Virginia lawmakers vote to abolish the death penalty

RICHMOND, Va. (AP) – State lawmakers gave final approval Monday to legislation that will end capital punishment in Virginia, a sea change for a state that has executed more people in its long history than any other.

Legislation repealing the death penalty is now targeting Democratic Gov. Ralph Northam, who has said he will make it law, making Virginia the 23rd state to stop executions.

“There is an awareness that it is time to put an end to this outdated practice that tends to cause more harm to the victims’ families than to bring us comfort or consolation,” said Rachel Sutphin, whose father, Cpl. Eric Sutphin, was fatally shot in 2006 while working for the Montgomery County Sheriff’s Office.

William Morva, the man convicted of killing Eric Sutphin, was executed in 2017. Two years later, Rachel Sutphin was one of 13 relatives of murder victims who sent a letter to the General Assembly calling on lawmakers to abolish the penalty of death.

“By voting for abolition, we are showing the way, that if Virginia, the state with the longest history and the highest number of people executed, if we can do it, so can other states,” said Rachel Sutphin.

Virginia’s new Democratic majority, in full control of the General Assembly for the second year, pushed for the repeal effort, arguing that the death penalty has been disproportionately applied to people of color, the mentally ill and the homeless.

“It is vital that our criminal justice system works fairly and punishes people fairly. We all know that the death penalty does not do that. It is unfair, ineffective and inhumane, ”said Northam, House Speaker Eileen Filler-Corn, and Senate Majority Leader Dick Saslaw, in a joint statement after the vote.

Republicans expressed concern about justice for the victims and their families, saying there are some crimes that are so heinous that the perpetrators deserve to be executed.

Only two men remain on Virginia’s death row. Anthony Juniper was sentenced to death in 2004 for the murders of his ex-girlfriend, two of his children, and his brother. Thomas Porter was sentenced to death for the murder of a Norfolk police officer in 2005. The repeal legislation would convert his sentences to life without parole.

During the debate in the House of Representatives on Monday, Republican Del. Rob Bell described those killings in gruesome detail and said Porter and Juniper would be watching the vote from prison with particular interest.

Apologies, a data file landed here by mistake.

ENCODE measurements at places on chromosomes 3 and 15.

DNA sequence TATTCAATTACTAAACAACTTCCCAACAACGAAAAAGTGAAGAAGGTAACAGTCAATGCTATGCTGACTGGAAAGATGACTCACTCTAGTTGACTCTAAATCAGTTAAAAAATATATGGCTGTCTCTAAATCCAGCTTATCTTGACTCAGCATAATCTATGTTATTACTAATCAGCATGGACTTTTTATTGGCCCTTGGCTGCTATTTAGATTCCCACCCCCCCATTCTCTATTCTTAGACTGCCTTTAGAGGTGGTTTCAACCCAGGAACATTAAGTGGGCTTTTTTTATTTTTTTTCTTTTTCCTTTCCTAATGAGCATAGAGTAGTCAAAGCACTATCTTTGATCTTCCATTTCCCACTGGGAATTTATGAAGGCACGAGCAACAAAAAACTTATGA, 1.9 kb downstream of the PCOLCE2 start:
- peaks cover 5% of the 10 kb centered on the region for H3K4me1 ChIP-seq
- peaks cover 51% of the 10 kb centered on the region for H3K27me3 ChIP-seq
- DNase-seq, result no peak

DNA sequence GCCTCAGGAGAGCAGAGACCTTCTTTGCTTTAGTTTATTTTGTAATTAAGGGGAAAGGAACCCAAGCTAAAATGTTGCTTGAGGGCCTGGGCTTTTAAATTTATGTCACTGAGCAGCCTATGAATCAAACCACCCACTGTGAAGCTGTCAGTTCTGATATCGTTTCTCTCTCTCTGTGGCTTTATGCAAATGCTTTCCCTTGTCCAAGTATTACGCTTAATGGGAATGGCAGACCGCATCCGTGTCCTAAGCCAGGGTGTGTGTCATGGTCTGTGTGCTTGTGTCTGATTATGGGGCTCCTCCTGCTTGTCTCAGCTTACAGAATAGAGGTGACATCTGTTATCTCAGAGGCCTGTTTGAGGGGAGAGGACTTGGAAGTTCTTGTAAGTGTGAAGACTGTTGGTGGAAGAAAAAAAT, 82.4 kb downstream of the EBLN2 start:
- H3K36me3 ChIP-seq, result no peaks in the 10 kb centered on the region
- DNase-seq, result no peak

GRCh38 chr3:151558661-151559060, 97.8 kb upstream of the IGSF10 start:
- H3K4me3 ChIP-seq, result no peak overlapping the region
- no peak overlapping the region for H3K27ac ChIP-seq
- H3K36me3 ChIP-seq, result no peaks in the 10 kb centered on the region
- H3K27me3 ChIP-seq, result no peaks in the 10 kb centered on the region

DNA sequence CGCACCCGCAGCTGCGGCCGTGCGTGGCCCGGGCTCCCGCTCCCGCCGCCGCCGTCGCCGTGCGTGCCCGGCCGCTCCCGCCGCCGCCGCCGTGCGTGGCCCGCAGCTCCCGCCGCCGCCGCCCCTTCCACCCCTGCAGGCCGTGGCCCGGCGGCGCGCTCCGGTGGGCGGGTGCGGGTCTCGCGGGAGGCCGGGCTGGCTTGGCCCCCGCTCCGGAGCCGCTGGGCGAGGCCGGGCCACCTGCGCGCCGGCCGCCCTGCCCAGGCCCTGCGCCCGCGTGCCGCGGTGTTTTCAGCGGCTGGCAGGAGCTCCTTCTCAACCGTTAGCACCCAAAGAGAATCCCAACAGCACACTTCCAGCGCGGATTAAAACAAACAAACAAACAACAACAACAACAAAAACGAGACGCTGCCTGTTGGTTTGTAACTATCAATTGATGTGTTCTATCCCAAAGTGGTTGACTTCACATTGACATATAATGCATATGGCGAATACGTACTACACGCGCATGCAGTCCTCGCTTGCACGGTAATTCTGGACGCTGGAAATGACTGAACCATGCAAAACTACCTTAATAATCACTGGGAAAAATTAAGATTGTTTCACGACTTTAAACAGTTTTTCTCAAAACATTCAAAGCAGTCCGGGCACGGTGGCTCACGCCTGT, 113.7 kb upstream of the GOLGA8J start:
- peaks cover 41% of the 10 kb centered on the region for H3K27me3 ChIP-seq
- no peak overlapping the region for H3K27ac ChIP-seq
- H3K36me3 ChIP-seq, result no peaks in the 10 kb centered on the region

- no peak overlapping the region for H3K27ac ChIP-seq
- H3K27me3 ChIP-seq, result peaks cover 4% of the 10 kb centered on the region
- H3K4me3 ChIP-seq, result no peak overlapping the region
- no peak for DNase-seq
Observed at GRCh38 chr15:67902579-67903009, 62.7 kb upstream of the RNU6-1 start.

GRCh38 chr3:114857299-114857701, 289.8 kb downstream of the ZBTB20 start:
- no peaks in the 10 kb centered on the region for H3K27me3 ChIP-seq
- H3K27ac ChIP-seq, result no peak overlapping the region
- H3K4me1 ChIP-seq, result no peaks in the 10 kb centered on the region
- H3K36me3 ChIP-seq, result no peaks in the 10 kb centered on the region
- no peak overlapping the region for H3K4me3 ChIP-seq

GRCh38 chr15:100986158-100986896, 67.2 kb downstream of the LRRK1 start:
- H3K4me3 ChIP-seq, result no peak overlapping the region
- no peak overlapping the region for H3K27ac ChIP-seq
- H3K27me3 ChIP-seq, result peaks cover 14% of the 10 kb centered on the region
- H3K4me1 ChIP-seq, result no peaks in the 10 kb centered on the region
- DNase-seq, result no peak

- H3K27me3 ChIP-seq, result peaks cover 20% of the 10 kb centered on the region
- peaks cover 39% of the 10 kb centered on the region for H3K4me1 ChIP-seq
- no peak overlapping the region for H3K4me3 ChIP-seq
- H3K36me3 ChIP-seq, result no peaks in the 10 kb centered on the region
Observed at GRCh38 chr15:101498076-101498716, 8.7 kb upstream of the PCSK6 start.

“We have five dead Virginians that this bill will ensure that their murderers do not receive justice,” said Bell.

Porter, Juniper and their families have declined to comment through their attorney, Rob Lee, executive director of the Virginia Capital Representation Resource Center.

“By eliminating the death penalty, government, political and moral leaders have taken long-needed action to make Virginia a more just Commonwealth,” Lee said in a statement.

The passage of the legislation was just the latest in a long list of sweeping policy changes enacted by Democrats, who have increasingly reformed the Old Dominion is an outlier in the South on racial, social and economic issues.

Last year, lawmakers passed some of the region’s strictest gun laws, the broadest LGBTQ protections, its highest minimum wage, and some of the loosest abortion restrictions. This year too, lawmakers have been passing one progressive measure after another.

But the death penalty bill marks a particularly stark change in a state where executions have taken place in the past decade under Republican and Democratic governors. The state legislature and state officials have also acted in recent years to preserve Virginia’s ability to carry out executions and limit transparency around the process.

Even last year, bills to abolish the death penalty in the General Assembly went nowhere.

On Monday, both houses passed separate but identical repeal bills. The Senate passed a House bill and sent it to Northam on a 22-16 vote. Republican Senator Jill Vogel joined Democrats in the House to vote for passage. Later Monday, House Democrats and two members of the Republican Party, Del. Jeff Campbell and Del. Carrie Coyner, voted to pass the Senate version, 57-43.

A date for when the governor will sign it has not yet been set, according to his spokesman.

Historically, Virginia has used the death penalty more than any other state, executing nearly 1,400 people since its colony days, according to the Center for Information on the Death Penalty. Since the US Supreme Court reinstated the death penalty in 1976, Virginia, with 113 executions, ranks second after Texas.

Michael Stone, executive director of Virginians for Alternatives to the Death Penalty, called the vote to abolish capital punishment a historic moment in the state’s history.

“We hope that Virginia will set an example for other states in the former Confederacy to take this bold step toward humane reform of our legal justice system,” Stone said.


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